Content Don’ts • Don’t exaggerate and don’t misinform • Don’t list your daily tasks as ‘experience’ • Don’t include an ‘Objective’ statement • Obviously, your objective is the job you are applying for! • Don’t write “References available on request" • Obviously, references will be available when requested!
Don’t be vague Vague job at XYZ • Kept on task = is this necessary? • Cleaned = what/who/where/why? • Helped customers = how? • Rang up change = how? Good job at XYZ • Managed daily work schedule • Maintained a clean and safe environment for residents and guests • Assisted customers with requests for service and complaint resolution • Operated an NEC 78-2 automatic till/computer terminal
Clean up your online profile • Don’t have a stupid email name/address – use professional language/tone/vocabulary • Don’t leave your personal Facebook info for all to see. Edit/shut down. Employers will check – are you a risk to their brand or company?
Resumes: some do’s
Establish a Professional online profile • Create an email name/address – that uses your name if possible. If you have an institutional affiliation, use this one. • Create an online brand/career presence. (Google yourself – what would an employer find?
Content Do’s • Divide your resume into three basic components: • Skills • Qualifications/Education • Experience • Do tell employers about impressive feats and stand-out accomplishments. • Do include your skills at the top of your resume. Write 3 to 5 sentences tailored for the job you are applying for. Example: SKILLS PROFILE • Excellent people skills and problem solving • Superb communication skills, verbal and written • Strong attention to detail and proficient at running and handling office equipment • Efficient in billing and coding, and excellent computer skills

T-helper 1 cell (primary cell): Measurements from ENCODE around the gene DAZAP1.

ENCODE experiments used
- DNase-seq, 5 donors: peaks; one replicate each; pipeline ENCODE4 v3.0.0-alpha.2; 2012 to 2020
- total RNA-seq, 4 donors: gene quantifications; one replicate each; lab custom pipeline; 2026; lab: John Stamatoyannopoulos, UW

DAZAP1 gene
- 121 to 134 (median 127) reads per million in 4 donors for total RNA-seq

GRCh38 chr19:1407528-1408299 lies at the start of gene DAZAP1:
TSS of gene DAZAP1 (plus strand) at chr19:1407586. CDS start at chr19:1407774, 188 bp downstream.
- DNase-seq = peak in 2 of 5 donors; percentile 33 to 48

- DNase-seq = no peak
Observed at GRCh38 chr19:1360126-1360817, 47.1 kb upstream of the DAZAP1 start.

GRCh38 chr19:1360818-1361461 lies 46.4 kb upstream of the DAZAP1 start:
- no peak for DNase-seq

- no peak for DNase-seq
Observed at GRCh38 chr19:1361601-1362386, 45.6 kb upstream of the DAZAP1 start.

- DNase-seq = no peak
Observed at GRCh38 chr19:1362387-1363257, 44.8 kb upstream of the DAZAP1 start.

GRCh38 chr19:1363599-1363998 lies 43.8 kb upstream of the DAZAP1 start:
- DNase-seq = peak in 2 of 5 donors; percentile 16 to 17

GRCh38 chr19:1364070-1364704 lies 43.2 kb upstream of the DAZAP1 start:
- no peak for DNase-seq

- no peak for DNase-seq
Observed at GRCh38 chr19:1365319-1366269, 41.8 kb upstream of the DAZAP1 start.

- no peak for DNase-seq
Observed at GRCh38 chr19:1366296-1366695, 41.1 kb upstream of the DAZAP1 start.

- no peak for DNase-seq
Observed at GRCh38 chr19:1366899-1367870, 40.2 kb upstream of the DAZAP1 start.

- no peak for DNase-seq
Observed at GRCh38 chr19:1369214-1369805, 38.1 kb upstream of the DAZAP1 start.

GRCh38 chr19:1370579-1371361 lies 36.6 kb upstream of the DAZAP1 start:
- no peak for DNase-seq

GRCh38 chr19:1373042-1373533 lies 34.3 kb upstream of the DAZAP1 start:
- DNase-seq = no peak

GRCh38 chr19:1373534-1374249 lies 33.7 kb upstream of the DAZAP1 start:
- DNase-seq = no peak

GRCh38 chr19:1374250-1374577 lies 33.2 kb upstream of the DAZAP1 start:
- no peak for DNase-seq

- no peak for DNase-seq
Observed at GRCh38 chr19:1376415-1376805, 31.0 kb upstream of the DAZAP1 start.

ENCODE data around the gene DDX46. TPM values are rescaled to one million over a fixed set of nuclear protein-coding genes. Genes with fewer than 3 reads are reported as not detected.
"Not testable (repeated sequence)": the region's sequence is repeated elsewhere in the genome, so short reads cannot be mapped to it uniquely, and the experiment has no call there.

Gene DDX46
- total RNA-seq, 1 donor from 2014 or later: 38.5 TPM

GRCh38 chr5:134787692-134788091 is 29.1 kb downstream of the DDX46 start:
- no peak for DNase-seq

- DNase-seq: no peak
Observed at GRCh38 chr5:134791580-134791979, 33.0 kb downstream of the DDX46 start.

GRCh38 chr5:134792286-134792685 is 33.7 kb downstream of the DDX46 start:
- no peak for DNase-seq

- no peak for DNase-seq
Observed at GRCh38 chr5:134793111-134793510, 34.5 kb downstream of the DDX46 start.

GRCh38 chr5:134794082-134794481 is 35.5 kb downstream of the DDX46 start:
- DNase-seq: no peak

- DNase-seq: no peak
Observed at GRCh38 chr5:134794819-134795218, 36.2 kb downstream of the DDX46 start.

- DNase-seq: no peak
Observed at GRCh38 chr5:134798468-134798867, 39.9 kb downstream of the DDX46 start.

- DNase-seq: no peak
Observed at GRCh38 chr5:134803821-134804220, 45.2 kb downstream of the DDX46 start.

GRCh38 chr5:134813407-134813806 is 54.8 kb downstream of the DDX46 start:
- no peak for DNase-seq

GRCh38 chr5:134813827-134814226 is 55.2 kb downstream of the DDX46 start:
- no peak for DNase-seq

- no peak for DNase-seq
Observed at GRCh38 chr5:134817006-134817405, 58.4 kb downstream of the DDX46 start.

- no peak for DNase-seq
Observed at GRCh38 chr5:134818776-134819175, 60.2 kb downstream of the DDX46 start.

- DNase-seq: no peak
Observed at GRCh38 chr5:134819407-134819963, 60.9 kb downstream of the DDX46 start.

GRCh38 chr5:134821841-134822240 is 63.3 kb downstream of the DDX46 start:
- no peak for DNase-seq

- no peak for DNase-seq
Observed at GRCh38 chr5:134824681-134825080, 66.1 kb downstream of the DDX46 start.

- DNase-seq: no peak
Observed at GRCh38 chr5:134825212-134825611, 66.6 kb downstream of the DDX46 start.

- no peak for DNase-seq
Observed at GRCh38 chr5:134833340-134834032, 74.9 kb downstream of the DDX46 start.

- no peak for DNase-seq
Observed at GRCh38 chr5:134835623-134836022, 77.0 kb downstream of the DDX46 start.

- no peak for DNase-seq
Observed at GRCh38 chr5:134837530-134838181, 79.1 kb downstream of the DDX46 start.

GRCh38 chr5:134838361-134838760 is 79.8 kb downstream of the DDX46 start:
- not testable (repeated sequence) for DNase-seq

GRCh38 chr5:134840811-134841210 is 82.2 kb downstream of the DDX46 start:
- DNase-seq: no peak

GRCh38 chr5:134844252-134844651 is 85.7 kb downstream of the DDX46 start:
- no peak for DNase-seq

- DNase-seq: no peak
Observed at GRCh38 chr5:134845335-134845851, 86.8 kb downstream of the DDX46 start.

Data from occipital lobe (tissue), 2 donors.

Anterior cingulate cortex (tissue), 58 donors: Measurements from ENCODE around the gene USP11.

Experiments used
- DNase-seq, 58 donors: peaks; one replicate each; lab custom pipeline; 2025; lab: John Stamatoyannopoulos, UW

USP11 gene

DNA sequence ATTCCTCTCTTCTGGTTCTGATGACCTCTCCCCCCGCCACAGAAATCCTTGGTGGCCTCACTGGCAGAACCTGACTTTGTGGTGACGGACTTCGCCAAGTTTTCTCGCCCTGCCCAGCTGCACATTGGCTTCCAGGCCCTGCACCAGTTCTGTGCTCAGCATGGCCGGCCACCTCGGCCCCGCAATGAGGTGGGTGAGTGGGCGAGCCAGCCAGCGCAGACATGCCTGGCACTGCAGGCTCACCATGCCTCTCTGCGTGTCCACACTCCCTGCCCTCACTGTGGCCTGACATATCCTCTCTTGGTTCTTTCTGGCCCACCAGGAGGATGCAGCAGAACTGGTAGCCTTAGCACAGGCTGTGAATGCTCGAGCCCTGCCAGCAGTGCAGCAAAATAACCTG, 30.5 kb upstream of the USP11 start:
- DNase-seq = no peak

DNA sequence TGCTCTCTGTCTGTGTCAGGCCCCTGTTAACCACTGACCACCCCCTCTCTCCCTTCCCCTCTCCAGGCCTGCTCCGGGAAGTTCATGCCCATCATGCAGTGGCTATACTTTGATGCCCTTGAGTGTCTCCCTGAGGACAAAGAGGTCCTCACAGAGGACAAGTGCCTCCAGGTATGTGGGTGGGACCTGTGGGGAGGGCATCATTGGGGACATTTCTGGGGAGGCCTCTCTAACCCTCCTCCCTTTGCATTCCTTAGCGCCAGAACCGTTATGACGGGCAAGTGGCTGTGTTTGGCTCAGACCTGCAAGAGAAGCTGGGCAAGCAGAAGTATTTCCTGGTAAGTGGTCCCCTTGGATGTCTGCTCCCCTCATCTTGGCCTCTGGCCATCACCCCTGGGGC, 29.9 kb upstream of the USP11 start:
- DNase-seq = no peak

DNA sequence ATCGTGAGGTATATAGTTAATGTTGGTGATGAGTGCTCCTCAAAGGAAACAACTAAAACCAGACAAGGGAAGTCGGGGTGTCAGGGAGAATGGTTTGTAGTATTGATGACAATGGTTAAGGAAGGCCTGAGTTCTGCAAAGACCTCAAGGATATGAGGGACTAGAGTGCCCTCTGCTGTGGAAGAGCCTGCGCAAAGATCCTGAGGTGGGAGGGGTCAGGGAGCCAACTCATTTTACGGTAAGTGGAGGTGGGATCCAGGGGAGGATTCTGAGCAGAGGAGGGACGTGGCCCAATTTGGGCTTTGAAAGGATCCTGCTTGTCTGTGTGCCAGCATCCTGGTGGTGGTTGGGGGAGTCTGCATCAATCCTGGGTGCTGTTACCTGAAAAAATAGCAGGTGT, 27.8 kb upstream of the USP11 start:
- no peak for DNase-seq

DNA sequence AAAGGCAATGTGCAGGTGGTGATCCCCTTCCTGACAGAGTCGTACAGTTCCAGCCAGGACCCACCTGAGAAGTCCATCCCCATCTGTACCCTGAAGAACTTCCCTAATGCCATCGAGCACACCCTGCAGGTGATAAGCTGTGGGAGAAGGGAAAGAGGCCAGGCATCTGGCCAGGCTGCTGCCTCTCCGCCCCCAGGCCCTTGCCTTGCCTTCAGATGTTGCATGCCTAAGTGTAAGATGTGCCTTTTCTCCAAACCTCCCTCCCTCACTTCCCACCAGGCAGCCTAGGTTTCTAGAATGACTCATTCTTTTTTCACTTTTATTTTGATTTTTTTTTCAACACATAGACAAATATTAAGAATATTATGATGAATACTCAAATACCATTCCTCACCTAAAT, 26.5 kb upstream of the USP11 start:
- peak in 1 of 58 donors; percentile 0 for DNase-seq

Soft Skills • Personal qualities, habits, attitudes and social graces that make someone a good employee • Just as important an indicator of performance as hard skills • Strong Work Ethic • Positive Attitude • Good Communication Skills • Time Management Abilities • Problem-Solving Skills • Confidence • Ability to Accept and Learn From Criticism • Flexibility/Adaptability • Work Well Under Pressure
Don't get lost in translation • Big companies use applicant tracking software (ATS), which scans resumes for keywords • Present your qualifications as if the reader is comparing the words on the resume to a list of desired qualifications: • Strategic planning • Performance and productivity improvement • Organizational design • Infrastructure development • New media • Internet • E-commerce • Change management • Team-building • Leadership • Competitive market • Product positioning • Investor and board relations • Oral and written communications • Problem-solving and decision-making • MBA • Project management • Customer retention • Business development • Corporate vision • Long-range planning • Cost reduction
One resume: many variations • each position at a company requires its own resume • Tailor the resume to the job • Use appropriate vocabulary and terminology • Talk to your referees about multiple job applications • Keep a record of where you applied • Apply for jobs you’re qualified for • Apply to the right person/office